Thanks to Raffaele Viglianti for the tip.

Wednesday, October 17, 2007

Pleiades data status

Thanks to Sean's code-wizardry, it's now possible for us to provide you with on-going information on what data has been added to Pleiades, and what's slated to come next. You can view the information:
Why "batlas" you ask? The page explains it all. Enjoy!

Or check it out in google maps directly.

Tuesday, October 16, 2007

Pleiades and other projects: Atom, GeoRSS and RDF

It should be easy for projects outside Pleiades to assert relationships between their content (primary and secondary sources, images, find records etc.) and ours. It should be easy for Pleiades users to stumble upon (or search for) these assertions (via maps or other means). It should be easy to harvest these assertions and pump them through our editorial workflow.

We already use Atom + GeoRSS, as well as KML, to expose Pleiades content for discovery and reuse by others. It's clean, simple, standard and RESTful. No heavy architecture. No elaborate call-and-response rituals. No home-made schemas or protocols.

Can we turn the telescope around and ask other projects to use the same mechanisms -- maybe with a little semantic sugar in the form of a simple relationships thesaurus -- to communicate with us (and each other)?

So, I tried to imagine an Atom+GeoRSS feed for an inscription from Aphrodisias that's already published to the web. You'll see from the comments that there are a number of distinctions I'd like to see from the Pleiades side that just don't fit. Bruce Robertson has lately got me thinking about RDF, so I tried my hand at an RDF encoding of the missing stuff too. Maybe an XML version of the RDF could go into the Atom feed using its standard extension mechanisms.

Thoughts? Corrections? Suggestions?

Wednesday, October 10, 2007

precario usi sunt

Joaquín Gómez-Pantoja just wrote to alert me to another land-use inscription that I didn't know:

Hispania Epigraphica Online, no. 1009

It's a ceramic rooftile, found in Garrovillas de Alconétar and first published in 1906. The text, incised in irregular letters, grants use of land to several distinct peoples.

Joaquín says that the tile has been recently re-edited with discussion in a couple of periodicals; the full summary details will appear shortly in HEp 13, no. 116. He also hopes to be able to post an image of the inscription to the website shortly.

Monday, October 8, 2007

Using New Technologies to Explore Cultural Heritage

I had to miss the Using New Technologies to Explore Cultural Heritage meeting in Washington last week (I was in Lexington, Kentucky for a workshop on cyberinfrastructure in the classics ... more on that anon). But Sean and Richard went (their slides are here).

To judge from Dan Cohen's post, it was a great meeting. And he gave Pleiades some very nice press too.

Thursday, October 4, 2007

Trailing slashes in Pleiades

In his comment on my Pleiades URLs post, Sebastian writes:

For places, is it significant that there are sometimes trailing slashes, sometimes not?

It's not significant; that's copy-and-paste sloppiness on my part. Plone automagically deals with either formulation. We could get pedantic and say that some of these are containers and therefore ought to have no trailing slash, but then there's the fact that implementation-wise a place object is a container too. But I don't think users need or want to have to think about these things this way.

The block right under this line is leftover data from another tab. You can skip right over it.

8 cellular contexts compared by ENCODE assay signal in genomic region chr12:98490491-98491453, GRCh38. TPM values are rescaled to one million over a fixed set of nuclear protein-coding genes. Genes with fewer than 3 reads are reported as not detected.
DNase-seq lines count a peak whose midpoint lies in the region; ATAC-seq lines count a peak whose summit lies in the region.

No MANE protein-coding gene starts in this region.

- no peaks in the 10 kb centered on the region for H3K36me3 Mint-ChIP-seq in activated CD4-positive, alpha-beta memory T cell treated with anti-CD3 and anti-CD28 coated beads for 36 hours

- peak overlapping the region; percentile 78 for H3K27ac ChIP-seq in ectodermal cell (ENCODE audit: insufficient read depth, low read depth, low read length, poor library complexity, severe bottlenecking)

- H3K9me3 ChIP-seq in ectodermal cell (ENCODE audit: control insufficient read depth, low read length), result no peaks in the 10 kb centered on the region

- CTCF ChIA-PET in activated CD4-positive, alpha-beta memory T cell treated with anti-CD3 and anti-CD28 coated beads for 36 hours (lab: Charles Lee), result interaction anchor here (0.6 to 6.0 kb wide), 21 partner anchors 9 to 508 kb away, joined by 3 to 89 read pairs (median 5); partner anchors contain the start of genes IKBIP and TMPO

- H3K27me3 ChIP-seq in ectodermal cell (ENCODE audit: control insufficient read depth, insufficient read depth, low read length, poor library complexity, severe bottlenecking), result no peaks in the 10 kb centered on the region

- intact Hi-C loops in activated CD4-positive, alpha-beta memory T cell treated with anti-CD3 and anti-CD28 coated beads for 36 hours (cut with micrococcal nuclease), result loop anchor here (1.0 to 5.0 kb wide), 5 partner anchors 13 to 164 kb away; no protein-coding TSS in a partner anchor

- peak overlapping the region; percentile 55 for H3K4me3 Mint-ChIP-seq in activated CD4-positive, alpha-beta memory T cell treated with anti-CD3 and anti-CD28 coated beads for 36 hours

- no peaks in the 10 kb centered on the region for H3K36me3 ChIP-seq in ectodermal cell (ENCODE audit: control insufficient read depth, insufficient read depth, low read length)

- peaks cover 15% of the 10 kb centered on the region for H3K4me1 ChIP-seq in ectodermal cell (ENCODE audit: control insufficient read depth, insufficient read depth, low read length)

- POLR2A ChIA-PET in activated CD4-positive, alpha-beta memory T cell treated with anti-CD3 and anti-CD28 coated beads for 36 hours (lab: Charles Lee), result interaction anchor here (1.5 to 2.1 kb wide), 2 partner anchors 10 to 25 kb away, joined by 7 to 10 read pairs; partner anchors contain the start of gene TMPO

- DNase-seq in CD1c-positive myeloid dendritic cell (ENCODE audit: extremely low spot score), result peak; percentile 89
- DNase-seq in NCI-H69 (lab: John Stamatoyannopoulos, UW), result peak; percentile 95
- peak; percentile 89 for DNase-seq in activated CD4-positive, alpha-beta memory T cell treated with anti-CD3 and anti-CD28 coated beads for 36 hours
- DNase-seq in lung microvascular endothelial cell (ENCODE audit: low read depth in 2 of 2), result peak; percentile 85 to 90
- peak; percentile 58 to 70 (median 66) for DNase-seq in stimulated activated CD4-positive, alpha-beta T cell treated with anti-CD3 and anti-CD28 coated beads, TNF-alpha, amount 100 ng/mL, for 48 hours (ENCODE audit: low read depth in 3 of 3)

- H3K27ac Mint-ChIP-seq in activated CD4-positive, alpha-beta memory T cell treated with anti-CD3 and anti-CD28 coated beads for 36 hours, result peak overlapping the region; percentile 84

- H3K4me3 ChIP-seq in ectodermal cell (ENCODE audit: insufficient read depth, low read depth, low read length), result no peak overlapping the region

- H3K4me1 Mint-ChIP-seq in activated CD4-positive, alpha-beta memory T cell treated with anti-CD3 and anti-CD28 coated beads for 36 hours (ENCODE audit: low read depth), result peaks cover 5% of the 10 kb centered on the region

So, I think canonical URLs for places and names and lists of same have no trailing slashes; however, our application will pleasantly handle trailing slashes.

Stay tuned for responses to Sebastian's other points anon ...

Comments Policy

I moderate the comments for this blog, and reserve the right to reject or retract any comment at any time, and to turn commenting off for particular posts. I'll consider the following factors (non-exhaustive list) in making moderation decisions:

  1. no spam; this includes blog spam like "if you're interested in that, you might want to look at my site" or "visit this site to learn more about this subject"
  2. no personal attacks, hate speech or the like
  3. no flamebait
  4. relevance: the comment should address in some substantive way the content of the blog post to which it is attached. Feel free to include relevant links in your comments, but the comment itself should provide substantive content (this is the counter-point to the no spam rule above).

Tuesday, October 2, 2007

URLs for Pleiades

Lorcan Dempsey is thinking about URIs, with some good links. Among other things, he points at this tidbit from Richardson and Ruby:

a resource and its URI ought to have an intuitive correspondence

Sean's been a positive influence in this area for Pleiades. Here's what we're doing:


We surface information about our place records under the intuitive URL fragment We elaborate URLs below that level using various intuitive labels for thematic, non-hierarchical groupings of records, as well as the unique identifiers for specific place records. So, for example you get:

Geographic Names

Names are trickier. We'd like to provide users with an intuitive lookup of names like, but that's problematic because names (whether geographic or personal) are non-unique proxies for identifiers (see recent excellent postings from Karen Coyle and Stuart Weibel). For example, when conversion of our legacy dataset is complete, we'll have 17 places with the name Apollonia.

Our names interface at points users first to our search form. Individual name records are surfaced there too, using ASCII (sic) transliterations of the name strings (our model aims at one record per unique attested variant in original language and script). Duplicates are presently handled by postfixing a hypen plus a one-up numeral (e.g., I should point out here that right now we lack backlinks from the name records to the associated place records; that's an urgent to-do. At the main names page, we do have a link to a complete list, which will get unmanageably huge; we'll probably need to add alphabetic and/or max-per-page chunking of that list soon. But I digress ...